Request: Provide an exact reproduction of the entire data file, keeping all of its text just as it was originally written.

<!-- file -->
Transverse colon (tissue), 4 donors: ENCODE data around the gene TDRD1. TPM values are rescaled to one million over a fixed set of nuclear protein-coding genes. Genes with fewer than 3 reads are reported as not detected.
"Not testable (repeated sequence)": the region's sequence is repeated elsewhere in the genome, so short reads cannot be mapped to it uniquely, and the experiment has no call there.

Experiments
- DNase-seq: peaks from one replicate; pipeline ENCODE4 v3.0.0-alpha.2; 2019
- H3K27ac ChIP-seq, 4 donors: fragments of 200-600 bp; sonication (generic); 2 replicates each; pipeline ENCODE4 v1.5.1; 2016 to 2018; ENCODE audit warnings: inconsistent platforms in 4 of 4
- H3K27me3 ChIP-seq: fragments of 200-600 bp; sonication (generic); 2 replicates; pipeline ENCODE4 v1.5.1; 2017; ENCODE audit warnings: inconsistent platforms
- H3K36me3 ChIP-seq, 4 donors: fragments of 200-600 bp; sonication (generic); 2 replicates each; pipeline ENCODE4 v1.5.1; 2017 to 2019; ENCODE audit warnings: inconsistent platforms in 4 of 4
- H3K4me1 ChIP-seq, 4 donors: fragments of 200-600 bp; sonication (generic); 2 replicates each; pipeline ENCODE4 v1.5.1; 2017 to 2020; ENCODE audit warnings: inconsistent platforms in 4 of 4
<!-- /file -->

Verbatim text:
Transverse colon (tissue), 4 donors: ENCODE data around the gene TDRD1. TPM values are rescaled to one million over a fixed set of nuclear protein-coding genes. Genes with fewer than 3 reads are reported as not detected.
"Not testable (repeated sequence)": the region's sequence is repeated elsewhere in the genome, so short reads cannot be mapped to it uniquely, and the experiment has no call there.

Experiments
- DNase-seq: peaks from one replicate; pipeline ENCODE4 v3.0.0-alpha.2; 2019
- H3K27ac ChIP-seq, 4 donors: fragments of 200-600 bp; sonication (generic); 2 replicates each; pipeline ENCODE4 v1.5.1; 2016 to 2018; ENCODE audit warnings: inconsistent platforms in 4 of 4
- H3K27me3 ChIP-seq: fragments of 200-600 bp; sonication (generic); 2 replicates; pipeline ENCODE4 v1.5.1; 2017; ENCODE audit warnings: inconsistent platforms
- H3K36me3 ChIP-seq, 4 donors: fragments of 200-600 bp; sonication (generic); 2 replicates each; pipeline ENCODE4 v1.5.1; 2017 to 2019; ENCODE audit warnings: inconsistent platforms in 4 of 4
- H3K4me1 ChIP-seq, 4 donors: fragments of 200-600 bp; sonication (generic); 2 replicates each; pipeline ENCODE4 v1.5.1; 2017 to 2020; ENCODE audit warnings: inconsistent platforms in 4 of 4